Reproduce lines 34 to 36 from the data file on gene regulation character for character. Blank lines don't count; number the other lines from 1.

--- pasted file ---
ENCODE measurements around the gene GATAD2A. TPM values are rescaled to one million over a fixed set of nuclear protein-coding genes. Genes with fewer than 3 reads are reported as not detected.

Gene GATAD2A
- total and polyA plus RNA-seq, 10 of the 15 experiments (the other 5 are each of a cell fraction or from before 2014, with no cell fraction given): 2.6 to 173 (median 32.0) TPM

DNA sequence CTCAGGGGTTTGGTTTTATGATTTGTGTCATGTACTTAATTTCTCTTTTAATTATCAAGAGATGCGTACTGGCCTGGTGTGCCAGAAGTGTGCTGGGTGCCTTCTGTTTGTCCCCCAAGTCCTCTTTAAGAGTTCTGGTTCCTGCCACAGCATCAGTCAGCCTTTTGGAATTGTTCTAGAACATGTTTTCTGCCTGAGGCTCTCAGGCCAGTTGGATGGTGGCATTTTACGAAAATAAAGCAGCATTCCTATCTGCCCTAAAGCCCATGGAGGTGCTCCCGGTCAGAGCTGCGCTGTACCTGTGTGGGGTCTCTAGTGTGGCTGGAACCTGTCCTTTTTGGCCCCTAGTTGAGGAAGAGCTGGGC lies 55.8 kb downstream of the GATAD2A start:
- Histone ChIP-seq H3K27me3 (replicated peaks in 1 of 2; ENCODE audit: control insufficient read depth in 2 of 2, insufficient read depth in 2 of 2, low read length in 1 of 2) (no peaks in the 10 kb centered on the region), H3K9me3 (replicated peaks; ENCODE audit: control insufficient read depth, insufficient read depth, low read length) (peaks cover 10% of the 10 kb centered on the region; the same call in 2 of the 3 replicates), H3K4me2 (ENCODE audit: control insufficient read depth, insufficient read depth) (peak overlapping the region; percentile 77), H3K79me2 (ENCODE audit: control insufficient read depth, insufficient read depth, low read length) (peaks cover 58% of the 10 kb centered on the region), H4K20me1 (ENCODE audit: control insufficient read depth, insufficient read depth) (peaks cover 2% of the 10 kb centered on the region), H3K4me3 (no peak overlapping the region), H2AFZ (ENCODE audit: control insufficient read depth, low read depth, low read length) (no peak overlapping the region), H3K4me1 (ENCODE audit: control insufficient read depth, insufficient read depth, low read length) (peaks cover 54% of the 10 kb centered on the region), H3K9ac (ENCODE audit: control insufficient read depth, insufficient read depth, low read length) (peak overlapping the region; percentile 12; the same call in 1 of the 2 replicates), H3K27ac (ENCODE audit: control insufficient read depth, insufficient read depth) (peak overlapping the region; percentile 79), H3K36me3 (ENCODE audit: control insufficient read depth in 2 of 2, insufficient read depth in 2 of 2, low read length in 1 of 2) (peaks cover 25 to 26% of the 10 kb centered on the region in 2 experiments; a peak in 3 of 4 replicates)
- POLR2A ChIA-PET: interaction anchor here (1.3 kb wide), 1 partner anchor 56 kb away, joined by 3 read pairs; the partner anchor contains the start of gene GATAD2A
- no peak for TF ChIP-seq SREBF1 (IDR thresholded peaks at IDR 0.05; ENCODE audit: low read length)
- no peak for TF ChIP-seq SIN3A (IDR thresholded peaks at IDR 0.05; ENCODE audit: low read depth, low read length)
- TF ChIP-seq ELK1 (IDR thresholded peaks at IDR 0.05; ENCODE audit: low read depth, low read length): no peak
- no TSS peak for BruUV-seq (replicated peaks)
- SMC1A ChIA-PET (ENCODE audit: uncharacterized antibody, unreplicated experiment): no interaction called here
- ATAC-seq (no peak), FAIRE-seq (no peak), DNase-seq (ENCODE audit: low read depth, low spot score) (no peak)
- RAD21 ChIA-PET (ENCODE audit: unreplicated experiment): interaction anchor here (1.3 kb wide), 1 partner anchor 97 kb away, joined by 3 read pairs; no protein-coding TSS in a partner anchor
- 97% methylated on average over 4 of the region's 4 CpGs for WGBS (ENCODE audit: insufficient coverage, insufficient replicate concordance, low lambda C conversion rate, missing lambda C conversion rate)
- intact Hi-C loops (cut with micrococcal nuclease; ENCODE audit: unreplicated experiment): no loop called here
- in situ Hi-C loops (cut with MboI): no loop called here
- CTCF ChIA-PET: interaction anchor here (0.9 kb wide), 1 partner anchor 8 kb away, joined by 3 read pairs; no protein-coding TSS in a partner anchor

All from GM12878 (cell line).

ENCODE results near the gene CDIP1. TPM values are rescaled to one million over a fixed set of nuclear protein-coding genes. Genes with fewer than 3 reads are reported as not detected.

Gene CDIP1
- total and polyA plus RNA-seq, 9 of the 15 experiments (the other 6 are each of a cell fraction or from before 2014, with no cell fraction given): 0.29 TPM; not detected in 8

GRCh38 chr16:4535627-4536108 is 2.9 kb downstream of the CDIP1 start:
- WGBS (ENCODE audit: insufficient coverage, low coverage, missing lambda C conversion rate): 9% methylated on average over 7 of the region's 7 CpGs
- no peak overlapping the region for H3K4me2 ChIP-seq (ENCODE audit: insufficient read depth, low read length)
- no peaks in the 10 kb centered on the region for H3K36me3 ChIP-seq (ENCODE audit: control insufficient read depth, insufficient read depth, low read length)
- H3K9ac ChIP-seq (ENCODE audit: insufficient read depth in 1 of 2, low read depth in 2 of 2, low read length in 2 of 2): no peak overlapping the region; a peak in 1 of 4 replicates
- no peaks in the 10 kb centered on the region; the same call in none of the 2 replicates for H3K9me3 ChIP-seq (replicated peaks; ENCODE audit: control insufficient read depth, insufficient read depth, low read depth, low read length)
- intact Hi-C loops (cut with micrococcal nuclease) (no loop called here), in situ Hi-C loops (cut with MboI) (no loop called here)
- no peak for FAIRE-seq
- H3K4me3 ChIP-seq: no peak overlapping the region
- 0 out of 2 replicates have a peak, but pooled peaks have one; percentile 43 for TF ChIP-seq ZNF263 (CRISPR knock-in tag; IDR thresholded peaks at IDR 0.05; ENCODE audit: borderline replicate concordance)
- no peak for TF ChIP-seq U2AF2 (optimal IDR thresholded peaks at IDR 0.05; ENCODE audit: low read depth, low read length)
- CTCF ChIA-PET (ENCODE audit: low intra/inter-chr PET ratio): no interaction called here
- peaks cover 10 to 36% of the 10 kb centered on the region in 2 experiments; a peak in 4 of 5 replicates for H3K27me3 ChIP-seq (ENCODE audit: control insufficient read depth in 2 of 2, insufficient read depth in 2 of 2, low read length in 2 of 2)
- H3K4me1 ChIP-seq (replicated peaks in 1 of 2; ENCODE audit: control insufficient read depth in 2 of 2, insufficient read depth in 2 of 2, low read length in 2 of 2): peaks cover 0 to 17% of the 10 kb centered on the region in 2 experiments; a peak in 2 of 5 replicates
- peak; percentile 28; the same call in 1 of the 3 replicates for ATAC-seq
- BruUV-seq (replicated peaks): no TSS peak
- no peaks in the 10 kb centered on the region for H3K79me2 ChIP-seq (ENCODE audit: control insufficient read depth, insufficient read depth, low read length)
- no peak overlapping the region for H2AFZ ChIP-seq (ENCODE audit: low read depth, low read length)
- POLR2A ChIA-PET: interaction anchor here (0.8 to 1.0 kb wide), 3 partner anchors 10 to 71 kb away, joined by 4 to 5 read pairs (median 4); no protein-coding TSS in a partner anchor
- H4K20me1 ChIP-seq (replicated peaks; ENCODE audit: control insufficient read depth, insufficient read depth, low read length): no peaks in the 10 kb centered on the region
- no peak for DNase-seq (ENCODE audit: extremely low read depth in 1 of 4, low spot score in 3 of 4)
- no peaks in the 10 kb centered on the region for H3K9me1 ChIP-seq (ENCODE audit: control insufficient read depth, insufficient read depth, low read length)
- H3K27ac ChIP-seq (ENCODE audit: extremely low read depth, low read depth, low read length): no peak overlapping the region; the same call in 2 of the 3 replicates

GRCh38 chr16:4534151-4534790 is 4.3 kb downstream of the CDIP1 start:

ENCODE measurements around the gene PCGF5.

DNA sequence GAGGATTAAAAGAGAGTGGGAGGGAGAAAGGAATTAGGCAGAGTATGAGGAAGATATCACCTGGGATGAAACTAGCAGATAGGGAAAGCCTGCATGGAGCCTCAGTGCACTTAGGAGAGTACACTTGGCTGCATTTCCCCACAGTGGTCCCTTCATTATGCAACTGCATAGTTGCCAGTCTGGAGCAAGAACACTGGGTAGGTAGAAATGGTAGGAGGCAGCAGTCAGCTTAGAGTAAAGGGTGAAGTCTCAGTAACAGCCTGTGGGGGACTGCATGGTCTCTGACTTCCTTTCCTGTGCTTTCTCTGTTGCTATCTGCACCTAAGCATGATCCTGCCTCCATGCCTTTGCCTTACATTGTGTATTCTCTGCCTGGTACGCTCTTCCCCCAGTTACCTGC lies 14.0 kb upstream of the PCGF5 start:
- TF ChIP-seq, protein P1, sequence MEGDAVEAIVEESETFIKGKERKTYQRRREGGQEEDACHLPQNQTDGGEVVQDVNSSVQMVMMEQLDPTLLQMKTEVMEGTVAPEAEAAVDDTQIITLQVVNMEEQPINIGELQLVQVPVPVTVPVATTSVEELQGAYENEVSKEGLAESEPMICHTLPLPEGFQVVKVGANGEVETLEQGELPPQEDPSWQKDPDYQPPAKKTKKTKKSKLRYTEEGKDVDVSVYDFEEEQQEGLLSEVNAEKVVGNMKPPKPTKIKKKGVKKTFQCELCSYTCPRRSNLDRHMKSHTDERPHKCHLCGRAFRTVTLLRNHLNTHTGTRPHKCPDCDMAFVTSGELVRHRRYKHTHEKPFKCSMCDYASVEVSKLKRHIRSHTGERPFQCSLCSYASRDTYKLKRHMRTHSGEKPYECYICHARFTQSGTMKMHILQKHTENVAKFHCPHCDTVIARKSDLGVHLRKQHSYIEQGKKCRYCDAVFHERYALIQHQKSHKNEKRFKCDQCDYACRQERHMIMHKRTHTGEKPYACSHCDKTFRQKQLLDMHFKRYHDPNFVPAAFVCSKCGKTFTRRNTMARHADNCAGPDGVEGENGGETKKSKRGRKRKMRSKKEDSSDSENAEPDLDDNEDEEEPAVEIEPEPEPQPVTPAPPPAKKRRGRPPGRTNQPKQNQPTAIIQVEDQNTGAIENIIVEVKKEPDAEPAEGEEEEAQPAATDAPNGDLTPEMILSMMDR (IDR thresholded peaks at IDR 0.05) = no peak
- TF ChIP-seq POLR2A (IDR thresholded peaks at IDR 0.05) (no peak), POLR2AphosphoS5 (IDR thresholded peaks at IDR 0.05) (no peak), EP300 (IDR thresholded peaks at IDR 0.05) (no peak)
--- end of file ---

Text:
- peaks cover 10 to 36% of the 10 kb centered on the region in 2 experiments; a peak in 4 of 5 replicates for H3K27me3 ChIP-seq (ENCODE audit: control insufficient read depth in 2 of 2, insufficient read depth in 2 of 2, low read length in 2 of 2)
- H3K4me1 ChIP-seq (replicated peaks in 1 of 2; ENCODE audit: control insufficient read depth in 2 of 2, insufficient read depth in 2 of 2, low read length in 2 of 2): peaks cover 0 to 17% of the 10 kb centered on the region in 2 experiments; a peak in 2 of 5 replicates
- peak; percentile 28; the same call in 1 of the 3 replicates for ATAC-seq